14 Eloquence Quotes & Sayings with Wallpapers & Posters - Quotes.Pub

Here you will find all the famous Eloquence quotes. There are more than 14 quotes in our Eloquence quotes collection. We have collected all of them and made stunning Eloquence wallpapers & posters out of those quotes. You can use this wallpapers & posters on mobile, desktop, print and frame them or share them on the various social media platforms. You can download the quotes images in various different sizes for free. In the below list you can find quotes by some of the famous authors like Wolfgang Amadeus Mozart, Dashiell Hammett and Ralph Waldo Emerson

No institution of learning of Ingersoll's day had courage enough to confer upon him an honorary degree; not only for his own intellectual accomplishments, but also for his influence upon the minds of the learned men and women of his time and generation.Robert G. Ingersoll never received a prize for literature. The same prejudice and bigotry which prevented his getting an honorary college degree, militated against his being recognized as 'the greatest writer of the English language on the face of the earth,' as Henry Ward Beecher characterized him. Aye, in all the history of literature, Robert G. Ingersoll has never been excelled -- except by only one man, and that man was -- William Shakespeare. And yet there are times when Ingersoll even surpassed the immortal Bard. Yes, there are times when Ingersoll excelled even Shakespeare, in expressing human emotions, and in the use of language to express a thought, or to paint a picture. I say this fully conscious of my own admiration for that 'intellectual ocean, whose waves touched all the shores of thought.'Ingersoll was perfection himself. Every word was properly used. Every sentence was perfectly formed. Every noun, every verb and every object was in its proper place. Every punctuation mark, every comma, every semicolon, and every period was expertly placed to separate and balance each sentence.To read Ingersoll, it seems that every idea came properly clothed from his brain. Something rare indeed in the history of man's use of language in the expression of his thoughts. Every thought came from his brain with all the beauty and perfection of the full blown rose, with the velvety petals delicately touching each other.Thoughts of diamonds and pearls, rubies and sapphires rolled off his tongue as if from an inexhaustible mine of precious stones.Just as the cut of the diamond reveals the splendor of its brilliance, so the words and construction of the sentences gave a charm and beauty and eloquence to Ingersoll's thoughts.Ingersoll had everything: The song of the skylark; the tenderness of the dove; the hiss of the snake; the bite of the tiger; the strength of the lion; and perhaps more significant was the fact that he used each of these qualities and attributes, in their proper place, and at their proper time. He knew when to embrace with the tenderness of affection, and to resist and denounce wickedness and tyranny with that power of denunciation which he, and he alone, knew how to express.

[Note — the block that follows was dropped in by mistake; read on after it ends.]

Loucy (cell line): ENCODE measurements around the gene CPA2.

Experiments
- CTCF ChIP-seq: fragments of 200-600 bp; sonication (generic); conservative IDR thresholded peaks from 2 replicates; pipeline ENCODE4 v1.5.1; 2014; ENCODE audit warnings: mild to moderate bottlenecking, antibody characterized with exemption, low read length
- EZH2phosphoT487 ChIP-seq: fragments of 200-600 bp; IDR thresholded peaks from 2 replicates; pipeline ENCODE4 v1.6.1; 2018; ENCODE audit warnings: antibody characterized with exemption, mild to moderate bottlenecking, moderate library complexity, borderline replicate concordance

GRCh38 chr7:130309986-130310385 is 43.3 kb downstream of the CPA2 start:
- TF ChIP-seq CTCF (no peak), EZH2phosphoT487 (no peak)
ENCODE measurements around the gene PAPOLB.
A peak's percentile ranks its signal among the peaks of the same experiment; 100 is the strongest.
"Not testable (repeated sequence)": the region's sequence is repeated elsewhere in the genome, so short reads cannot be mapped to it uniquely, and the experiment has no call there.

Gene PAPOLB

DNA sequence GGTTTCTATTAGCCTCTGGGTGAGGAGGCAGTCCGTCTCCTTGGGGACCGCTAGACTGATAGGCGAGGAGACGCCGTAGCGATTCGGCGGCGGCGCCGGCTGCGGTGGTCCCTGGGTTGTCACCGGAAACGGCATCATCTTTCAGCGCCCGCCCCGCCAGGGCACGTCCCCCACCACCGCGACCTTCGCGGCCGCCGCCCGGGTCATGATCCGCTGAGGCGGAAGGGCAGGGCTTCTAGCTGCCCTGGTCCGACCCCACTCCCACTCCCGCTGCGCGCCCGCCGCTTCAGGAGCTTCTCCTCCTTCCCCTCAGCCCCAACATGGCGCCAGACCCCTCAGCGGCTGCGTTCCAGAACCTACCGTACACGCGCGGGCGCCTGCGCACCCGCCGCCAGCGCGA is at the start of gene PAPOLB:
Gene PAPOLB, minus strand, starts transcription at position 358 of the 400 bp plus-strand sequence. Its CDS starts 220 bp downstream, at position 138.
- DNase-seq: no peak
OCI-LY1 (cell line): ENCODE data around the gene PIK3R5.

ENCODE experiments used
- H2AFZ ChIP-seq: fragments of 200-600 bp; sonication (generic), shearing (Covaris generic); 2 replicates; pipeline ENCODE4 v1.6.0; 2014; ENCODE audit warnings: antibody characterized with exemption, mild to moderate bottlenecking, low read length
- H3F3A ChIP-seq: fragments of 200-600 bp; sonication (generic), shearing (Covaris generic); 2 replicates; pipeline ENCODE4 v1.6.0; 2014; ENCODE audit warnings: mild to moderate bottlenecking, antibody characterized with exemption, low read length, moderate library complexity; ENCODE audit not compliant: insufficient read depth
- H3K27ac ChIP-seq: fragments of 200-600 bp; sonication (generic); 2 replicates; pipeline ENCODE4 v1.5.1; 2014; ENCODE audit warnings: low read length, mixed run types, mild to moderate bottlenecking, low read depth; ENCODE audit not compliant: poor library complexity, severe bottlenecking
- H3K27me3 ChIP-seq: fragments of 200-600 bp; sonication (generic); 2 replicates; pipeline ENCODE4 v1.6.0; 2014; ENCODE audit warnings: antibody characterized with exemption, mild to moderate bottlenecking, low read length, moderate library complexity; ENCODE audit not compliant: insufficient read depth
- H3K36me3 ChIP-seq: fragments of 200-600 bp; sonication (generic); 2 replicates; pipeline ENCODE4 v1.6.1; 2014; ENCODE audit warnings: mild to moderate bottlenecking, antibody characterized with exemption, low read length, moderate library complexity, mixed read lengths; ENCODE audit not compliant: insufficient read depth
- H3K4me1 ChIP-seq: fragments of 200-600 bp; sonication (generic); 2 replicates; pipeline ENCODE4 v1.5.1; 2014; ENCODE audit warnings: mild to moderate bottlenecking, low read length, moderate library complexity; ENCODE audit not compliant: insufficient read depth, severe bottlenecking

I've just come to my room, Livy darling, I guess this was the memorable night of my life. By George, I never was so stirred since I was born. I heard four speeches which I can never forget... one by that splendid old soul, Col. Bob Ingersoll, — oh, it was just the supremest combination of English words that was ever put together since the world began... How handsome he looked, as he stood on that table, in the midst of those 500 shouting men, and poured the molten silver from his lips! What an organ is human speech when it is played by a master! How pale those speeches are in print, but how radiant, how full of color, how blinding they were in the delivery! It was a great night, a memorable night.I doubt if America has seen anything quite equal to it. I am well satisfied I shall not live to see its equal again... Bob Ingersoll’s music will sing through my memory always as the divinest that ever enchanted my ears. And I shall always see him, as he stood that night on a dinner-table, under the flash of lights and banners, in the midst of seven hundred frantic shouters, the most beautiful human creature that ever lived... You should have seen that vast house rise to its feet; you should have heard the hurricane that followed. That's the only test! People might shout, clap their hands, stamp, wave their napkins, but none but the master can make them get up on their feet.{Twain's letter to his wife, Livy, about friend Robert Ingersoll's incredible speech at 'The Grand Banquet', considered to be one of the greatest oratory performances of all time}